"It's almost funny to me how everybody talked all summer about Toronto and Edmonton have to defend better and then Toronto and Edmonton actually defend well, and now they think it’s a bad hockey game. It just baffles me sometimes hearing what's going on.”
A well played hockey game, sure. An exciting one for the fans watching at home -- not so much.
Fans like goals and chances and at the NHL level, both are usually born from mistakes. There weren’t many in Wednesday’s 3-1 Oilers win. To Tippett’s point, mistake-free hockey hasn’t exactly been a hallmark of the Oilers' or Maple Leafs' game -- two teams that rely on their offensive firepower to cover up any defensive deficiencies.
Well, both teams defended really well on Wednesday -- the kind of game most coaches love and fans...less so.
The game had all the ingredients for an offensive slugfest with plenty of fire-power on both sides. In the end, it proved to be a defensive battle with few scoring chances and even fewer goals. A cautious start to the season series between two of the NHL’s most potent offences, but also the type of game both teams need to be able to win in order to take the next step in their quest to become Stanley Cup contenders.
All eyes were on Connor McDavid and Auston Matthews ahead of the highly anticipated match-up and Maple Leafs head coach, Sheldon Keefe, did his part by matching Matthews’ line against McDavid’s for most of the night. In the 12-plus minutes McDavid and Matthews went head-to-head at five-on-five, they played each other pretty even with Matthews providing the only goal while on the ice against each other.
Both players had a point in the game and led their respective teams in offensive zone puck possession and shots on goal from the slot. McDavid led the Oilers with 11 controlled zone entries and Matthews ranked second on his team to Ilya Mikheyev with six. The two superstars put up the type of underlying numbers we’d expect from them, but beyond that, there was little offence created in the game.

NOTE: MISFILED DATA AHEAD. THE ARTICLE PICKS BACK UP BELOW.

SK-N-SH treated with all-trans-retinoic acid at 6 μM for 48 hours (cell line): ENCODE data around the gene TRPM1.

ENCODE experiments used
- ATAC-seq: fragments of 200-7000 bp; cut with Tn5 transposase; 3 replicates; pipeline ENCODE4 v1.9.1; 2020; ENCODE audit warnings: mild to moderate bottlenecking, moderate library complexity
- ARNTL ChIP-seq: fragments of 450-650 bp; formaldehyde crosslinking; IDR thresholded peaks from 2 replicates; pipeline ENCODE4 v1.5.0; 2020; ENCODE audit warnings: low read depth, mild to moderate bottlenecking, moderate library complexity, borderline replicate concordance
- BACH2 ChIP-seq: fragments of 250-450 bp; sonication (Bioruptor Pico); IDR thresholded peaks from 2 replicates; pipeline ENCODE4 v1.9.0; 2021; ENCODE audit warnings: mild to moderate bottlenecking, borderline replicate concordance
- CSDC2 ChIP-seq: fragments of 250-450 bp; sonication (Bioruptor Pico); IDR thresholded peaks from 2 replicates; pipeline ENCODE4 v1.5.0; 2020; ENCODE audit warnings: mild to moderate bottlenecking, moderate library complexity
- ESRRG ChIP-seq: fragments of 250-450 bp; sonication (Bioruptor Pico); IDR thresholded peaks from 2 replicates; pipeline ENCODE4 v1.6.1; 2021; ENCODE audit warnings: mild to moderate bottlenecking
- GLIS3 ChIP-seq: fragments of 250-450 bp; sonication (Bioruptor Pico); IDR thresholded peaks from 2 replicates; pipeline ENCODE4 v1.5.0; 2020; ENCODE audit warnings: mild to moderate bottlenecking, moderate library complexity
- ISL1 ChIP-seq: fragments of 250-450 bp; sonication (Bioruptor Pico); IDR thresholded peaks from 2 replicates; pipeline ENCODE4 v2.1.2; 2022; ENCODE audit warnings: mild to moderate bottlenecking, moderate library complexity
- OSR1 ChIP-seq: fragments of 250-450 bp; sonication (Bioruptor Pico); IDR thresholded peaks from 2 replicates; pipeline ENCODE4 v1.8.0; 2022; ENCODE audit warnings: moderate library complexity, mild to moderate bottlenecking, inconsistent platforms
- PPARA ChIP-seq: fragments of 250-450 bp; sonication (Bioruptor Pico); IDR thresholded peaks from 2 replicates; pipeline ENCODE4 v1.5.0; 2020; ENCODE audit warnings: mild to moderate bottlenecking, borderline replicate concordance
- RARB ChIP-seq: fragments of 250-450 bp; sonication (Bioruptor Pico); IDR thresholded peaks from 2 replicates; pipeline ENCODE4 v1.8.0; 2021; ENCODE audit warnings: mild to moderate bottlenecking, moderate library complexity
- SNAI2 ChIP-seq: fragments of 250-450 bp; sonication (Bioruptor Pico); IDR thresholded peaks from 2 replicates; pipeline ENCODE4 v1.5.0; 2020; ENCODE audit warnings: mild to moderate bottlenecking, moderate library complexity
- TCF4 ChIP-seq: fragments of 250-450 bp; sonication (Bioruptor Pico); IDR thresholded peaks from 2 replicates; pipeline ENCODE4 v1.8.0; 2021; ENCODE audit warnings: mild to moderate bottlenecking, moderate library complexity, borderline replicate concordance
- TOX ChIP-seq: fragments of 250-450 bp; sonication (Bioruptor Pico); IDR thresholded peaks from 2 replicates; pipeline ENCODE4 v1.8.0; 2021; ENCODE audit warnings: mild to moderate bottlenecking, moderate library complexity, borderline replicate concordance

Matthews said his team “definitely has to do a better job of creating offence” and he’s right. The Maple Leafs were limited to a season low number of shots from the slot and the inner slot, where roughly 50 per cent of goals are scored year-over-year.
The Oilers finished the game with their second-lowest shot total from the slot this season (13). However, eight of those shots came from that high-danger inner slot area including both of their non-empty net goals. As with most games, the team that wins the shot battle from this location will likely be the team that wins the game.
So, should we expect more of the same in the rematch Friday night? Not necessarily. While both teams played well defensively on Wednesday, goaltending has not been a strength for either so far early in the season. The odds of both of these teams combining for less than 25 slot shots again, as they did on Wednesday, are slim considering each team averaged nearly 20 per-game entering their first meeting of the season.
James Neal will likely make his season debut tonight after skating on a line with Josh Archibald and Devin Shore at practice Friday. Neal also took reps on the Oilers' top power play unit which has stumbled out of the game, going 3-for-21 to start the season. Neal has the ability to make an immediate impact as he scored seven goals in his first five games last season, with five coming on the power play.
Joe Thornton left Wednesday’s game with an injury and is going to miss at least four weeks. Matthews will also miss Friday's game with a minor upper body injury. This means that John Tavares’ line becomes the de facto top line for Toronto -- one perfectly capable of going punch-for-punch with any top line in the league, including Edmonton’s.
This makes the battle of the middle-six lines even more important -- one the Oilers won handily Wednesday night.
Kailer Yamamoto scored the Oilers' only five-on-five goal of the game and his line (Yamamoto-Leon Draisaitl-Dominik Kahun), along with the line of Devin Shore, Alex Chiasson and Josh Archibald didn’t allow a single shot on goal from the slot in their combined 17:55 of ice-time at five-on-five. That’s music to Tippett's ears and nails on a chalkboard to Keefe.
If the top lines draw even, as they often do, the game will likely be decided by which team wins the depth battle. The Oilers may be getting a bump there if Neal does suit up and the Maple Leafs will be taking a hit as two-thirds of their top line will be missing, forcing line changes to their forward group.
For fans on both sides, here’s hoping Round 2 of this battle is a little less rope-a-dope and a bit more of a slugfest.